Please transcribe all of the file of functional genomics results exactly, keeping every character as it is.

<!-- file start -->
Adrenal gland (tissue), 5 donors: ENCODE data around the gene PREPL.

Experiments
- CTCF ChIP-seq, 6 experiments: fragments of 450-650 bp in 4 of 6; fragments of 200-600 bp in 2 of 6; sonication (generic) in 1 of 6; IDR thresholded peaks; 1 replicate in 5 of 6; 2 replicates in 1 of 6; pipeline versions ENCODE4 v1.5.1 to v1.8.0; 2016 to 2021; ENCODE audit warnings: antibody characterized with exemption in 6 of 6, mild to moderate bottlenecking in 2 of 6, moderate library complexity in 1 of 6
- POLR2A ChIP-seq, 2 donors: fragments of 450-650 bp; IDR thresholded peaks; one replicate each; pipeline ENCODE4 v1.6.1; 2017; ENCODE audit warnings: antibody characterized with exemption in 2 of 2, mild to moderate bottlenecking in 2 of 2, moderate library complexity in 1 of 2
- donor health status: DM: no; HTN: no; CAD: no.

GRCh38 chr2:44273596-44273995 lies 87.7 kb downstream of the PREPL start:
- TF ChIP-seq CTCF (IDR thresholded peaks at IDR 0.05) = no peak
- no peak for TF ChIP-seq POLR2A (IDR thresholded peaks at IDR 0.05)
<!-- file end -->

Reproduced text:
Adrenal gland (tissue), 5 donors: ENCODE data around the gene PREPL.

Experiments
- CTCF ChIP-seq, 6 experiments: fragments of 450-650 bp in 4 of 6; fragments of 200-600 bp in 2 of 6; sonication (generic) in 1 of 6; IDR thresholded peaks; 1 replicate in 5 of 6; 2 replicates in 1 of 6; pipeline versions ENCODE4 v1.5.1 to v1.8.0; 2016 to 2021; ENCODE audit warnings: antibody characterized with exemption in 6 of 6, mild to moderate bottlenecking in 2 of 6, moderate library complexity in 1 of 6
- POLR2A ChIP-seq, 2 donors: fragments of 450-650 bp; IDR thresholded peaks; one replicate each; pipeline ENCODE4 v1.6.1; 2017; ENCODE audit warnings: antibody characterized with exemption in 2 of 2, mild to moderate bottlenecking in 2 of 2, moderate library complexity in 1 of 2
- donor health status: DM: no; HTN: no; CAD: no.

GRCh38 chr2:44273596-44273995 lies 87.7 kb downstream of the PREPL start:
- TF ChIP-seq CTCF (IDR thresholded peaks at IDR 0.05) = no peak
- no peak for TF ChIP-seq POLR2A (IDR thresholded peaks at IDR 0.05)